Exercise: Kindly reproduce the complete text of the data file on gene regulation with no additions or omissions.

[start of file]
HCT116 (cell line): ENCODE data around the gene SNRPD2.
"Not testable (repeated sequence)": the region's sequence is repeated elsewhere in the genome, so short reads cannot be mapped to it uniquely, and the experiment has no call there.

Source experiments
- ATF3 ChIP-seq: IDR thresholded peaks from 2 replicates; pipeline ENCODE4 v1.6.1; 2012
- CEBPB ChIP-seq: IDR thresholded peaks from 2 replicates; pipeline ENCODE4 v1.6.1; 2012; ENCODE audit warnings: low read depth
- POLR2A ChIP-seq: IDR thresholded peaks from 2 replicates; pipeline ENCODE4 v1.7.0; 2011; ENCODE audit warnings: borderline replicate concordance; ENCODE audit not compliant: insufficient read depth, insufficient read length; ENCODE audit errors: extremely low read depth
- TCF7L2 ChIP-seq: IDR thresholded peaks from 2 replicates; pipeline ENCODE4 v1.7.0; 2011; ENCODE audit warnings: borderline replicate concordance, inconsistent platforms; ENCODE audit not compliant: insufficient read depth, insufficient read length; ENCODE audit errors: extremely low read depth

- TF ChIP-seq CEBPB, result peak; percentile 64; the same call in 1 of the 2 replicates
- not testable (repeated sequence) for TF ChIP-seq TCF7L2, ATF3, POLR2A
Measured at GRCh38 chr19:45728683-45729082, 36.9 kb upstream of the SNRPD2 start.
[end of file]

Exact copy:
HCT116 (cell line): ENCODE data around the gene SNRPD2.
"Not testable (repeated sequence)": the region's sequence is repeated elsewhere in the genome, so short reads cannot be mapped to it uniquely, and the experiment has no call there.

Source experiments
- ATF3 ChIP-seq: IDR thresholded peaks from 2 replicates; pipeline ENCODE4 v1.6.1; 2012
- CEBPB ChIP-seq: IDR thresholded peaks from 2 replicates; pipeline ENCODE4 v1.6.1; 2012; ENCODE audit warnings: low read depth
- POLR2A ChIP-seq: IDR thresholded peaks from 2 replicates; pipeline ENCODE4 v1.7.0; 2011; ENCODE audit warnings: borderline replicate concordance; ENCODE audit not compliant: insufficient read depth, insufficient read length; ENCODE audit errors: extremely low read depth
- TCF7L2 ChIP-seq: IDR thresholded peaks from 2 replicates; pipeline ENCODE4 v1.7.0; 2011; ENCODE audit warnings: borderline replicate concordance, inconsistent platforms; ENCODE audit not compliant: insufficient read depth, insufficient read length; ENCODE audit errors: extremely low read depth

- TF ChIP-seq CEBPB, result peak; percentile 64; the same call in 1 of the 2 replicates
- not testable (repeated sequence) for TF ChIP-seq TCF7L2, ATF3, POLR2A
Measured at GRCh38 chr19:45728683-45729082, 36.9 kb upstream of the SNRPD2 start.